The hypolipidemic agent may be an upregulator of LD2 receptor activity, such as MD-700 (Taisho Pharmaceutical Co. Ltd) and LY295427 (Eli Lilly).

Examples of suitable cholesterol absorption inhibitors for use in combination with the formulations described herein include SCH48461 (Schering-Plough), as well as those disclosed in Atherosclerosis 115, 45-63 (1995) and J. Med. Chem. 41, 973 (1998).

Examples of suitable ileal Na+/bile acid cotransporter inhibitors for use in combination with the formulations described herein include compounds as disclosed in Drugs of the Future, 24, 425-430 (1999).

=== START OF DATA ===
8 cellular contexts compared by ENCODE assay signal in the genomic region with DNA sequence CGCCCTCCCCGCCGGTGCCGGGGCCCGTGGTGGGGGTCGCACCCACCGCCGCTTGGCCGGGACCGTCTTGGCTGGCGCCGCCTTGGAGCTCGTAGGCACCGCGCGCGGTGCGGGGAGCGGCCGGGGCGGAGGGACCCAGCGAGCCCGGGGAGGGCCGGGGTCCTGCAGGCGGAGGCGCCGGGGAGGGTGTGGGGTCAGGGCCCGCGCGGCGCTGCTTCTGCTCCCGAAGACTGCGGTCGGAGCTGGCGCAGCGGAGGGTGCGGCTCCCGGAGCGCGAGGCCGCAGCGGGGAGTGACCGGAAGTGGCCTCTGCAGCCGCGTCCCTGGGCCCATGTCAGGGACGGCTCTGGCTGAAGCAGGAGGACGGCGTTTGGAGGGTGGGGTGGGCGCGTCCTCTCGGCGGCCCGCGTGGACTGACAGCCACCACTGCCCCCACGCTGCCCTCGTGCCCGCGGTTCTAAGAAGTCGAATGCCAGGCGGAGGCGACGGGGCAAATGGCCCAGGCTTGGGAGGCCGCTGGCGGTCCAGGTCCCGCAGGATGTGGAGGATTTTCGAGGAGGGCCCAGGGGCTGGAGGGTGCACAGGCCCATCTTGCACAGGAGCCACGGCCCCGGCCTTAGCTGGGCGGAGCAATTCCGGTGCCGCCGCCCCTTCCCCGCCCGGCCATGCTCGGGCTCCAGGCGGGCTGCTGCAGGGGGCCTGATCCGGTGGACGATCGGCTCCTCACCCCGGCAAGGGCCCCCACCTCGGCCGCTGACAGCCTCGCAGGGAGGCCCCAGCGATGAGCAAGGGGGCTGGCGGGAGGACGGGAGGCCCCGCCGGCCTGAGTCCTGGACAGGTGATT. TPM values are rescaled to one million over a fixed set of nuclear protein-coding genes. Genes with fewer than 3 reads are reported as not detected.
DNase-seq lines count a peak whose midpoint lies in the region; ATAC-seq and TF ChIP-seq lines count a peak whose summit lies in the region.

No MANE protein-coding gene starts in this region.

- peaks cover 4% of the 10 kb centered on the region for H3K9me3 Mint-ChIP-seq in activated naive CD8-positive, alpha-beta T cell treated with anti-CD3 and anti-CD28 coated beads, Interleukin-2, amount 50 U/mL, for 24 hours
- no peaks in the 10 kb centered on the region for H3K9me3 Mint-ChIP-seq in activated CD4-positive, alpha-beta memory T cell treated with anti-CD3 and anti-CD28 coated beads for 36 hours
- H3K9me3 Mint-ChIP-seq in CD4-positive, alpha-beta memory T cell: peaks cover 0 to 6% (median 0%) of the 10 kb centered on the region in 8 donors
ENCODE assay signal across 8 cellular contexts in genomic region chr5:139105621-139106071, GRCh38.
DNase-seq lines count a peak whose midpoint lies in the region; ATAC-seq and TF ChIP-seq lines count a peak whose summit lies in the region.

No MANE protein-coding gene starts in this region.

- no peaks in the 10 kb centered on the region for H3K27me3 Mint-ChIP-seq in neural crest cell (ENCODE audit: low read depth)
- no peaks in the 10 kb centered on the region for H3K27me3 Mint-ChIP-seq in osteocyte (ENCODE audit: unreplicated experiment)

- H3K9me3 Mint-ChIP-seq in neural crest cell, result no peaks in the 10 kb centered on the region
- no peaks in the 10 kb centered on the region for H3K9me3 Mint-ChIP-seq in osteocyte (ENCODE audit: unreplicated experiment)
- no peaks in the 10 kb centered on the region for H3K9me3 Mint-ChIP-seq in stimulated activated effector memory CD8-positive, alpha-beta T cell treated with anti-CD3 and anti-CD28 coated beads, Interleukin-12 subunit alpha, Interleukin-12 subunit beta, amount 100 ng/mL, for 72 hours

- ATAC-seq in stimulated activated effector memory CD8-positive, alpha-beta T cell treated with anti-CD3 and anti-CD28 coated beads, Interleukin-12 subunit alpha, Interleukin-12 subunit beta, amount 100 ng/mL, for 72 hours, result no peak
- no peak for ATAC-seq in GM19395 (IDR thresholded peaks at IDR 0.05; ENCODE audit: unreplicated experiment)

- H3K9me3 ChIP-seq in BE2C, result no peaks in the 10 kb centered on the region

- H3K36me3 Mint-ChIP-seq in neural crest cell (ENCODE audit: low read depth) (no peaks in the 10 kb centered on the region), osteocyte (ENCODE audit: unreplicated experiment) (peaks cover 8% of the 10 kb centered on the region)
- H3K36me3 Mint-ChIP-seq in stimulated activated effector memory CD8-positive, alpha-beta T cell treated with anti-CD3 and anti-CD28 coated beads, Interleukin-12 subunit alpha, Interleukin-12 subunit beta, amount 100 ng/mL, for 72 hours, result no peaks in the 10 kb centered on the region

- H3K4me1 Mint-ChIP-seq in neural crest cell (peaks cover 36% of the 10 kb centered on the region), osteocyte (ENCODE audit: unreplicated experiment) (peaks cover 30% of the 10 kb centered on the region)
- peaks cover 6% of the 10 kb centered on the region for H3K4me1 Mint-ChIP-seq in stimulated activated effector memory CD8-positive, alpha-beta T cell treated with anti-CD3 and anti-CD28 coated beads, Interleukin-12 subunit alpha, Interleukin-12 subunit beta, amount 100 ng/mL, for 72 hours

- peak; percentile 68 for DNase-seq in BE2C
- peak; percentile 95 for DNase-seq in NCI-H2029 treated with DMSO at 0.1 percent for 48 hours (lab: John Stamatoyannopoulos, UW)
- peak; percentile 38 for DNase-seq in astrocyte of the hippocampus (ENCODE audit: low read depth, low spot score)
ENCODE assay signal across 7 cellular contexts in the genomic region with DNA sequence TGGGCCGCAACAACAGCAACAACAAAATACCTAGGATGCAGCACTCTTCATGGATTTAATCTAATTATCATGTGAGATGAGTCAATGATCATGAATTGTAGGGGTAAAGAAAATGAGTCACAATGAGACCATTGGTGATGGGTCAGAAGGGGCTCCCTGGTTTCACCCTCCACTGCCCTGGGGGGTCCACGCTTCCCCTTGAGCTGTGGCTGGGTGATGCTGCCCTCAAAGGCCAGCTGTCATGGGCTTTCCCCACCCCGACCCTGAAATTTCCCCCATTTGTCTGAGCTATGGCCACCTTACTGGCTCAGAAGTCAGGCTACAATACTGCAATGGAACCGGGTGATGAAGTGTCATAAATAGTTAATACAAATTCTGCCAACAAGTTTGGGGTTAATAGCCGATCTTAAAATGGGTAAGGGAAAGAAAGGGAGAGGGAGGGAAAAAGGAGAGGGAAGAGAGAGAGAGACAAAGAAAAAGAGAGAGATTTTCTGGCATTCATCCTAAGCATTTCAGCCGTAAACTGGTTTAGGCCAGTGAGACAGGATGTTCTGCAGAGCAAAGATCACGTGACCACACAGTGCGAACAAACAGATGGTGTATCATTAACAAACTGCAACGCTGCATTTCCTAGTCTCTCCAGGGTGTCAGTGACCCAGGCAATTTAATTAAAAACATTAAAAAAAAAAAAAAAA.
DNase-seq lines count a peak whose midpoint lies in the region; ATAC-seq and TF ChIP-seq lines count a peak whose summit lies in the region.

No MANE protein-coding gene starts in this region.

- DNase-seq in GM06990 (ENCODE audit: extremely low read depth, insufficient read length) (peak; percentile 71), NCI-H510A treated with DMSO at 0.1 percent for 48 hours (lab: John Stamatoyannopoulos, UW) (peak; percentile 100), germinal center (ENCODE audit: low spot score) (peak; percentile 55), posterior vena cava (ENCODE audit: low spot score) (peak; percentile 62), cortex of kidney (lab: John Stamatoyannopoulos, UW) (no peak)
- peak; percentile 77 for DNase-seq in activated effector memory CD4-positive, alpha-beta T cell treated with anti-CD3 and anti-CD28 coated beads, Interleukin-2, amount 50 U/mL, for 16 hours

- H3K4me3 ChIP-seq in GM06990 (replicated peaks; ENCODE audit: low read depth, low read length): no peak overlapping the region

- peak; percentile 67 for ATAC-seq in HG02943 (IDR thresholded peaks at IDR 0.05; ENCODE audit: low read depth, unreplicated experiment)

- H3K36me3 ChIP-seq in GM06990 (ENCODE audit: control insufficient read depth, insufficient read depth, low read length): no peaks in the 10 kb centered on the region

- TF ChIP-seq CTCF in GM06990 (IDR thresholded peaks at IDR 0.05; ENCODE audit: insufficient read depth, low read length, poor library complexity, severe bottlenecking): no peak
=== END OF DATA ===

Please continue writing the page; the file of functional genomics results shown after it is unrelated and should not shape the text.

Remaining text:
The lipoxygenase inhibitors which may be employed in combination with the formulations described herein include 15-lipoxygenase (15-LO) inhibitors, such as benzimidazole derivatives, as disclosed in WO 97/12615, 15-LO inhibitors, as disclosed in WO 97/12613, isothiazolones, as disclosed in WO 96/38144, and 15-LO inhibitors, as disclosed by Sendobry et al “Attenuation of diet-induced atherosclerosis in rabbits with a highly selective 15-lipoxygenase inhibitor lacking significant antioxidant properties”, Brit. J. Pharmacology (1997) 120, 1199-1206, and Cornicelli et al, “1 5-Lipoxygenase and its Inhibition: A Novel Therapeutic Target for Vascular Disease”, Current Pharmaceutical Design, 1999, 5, 11-20.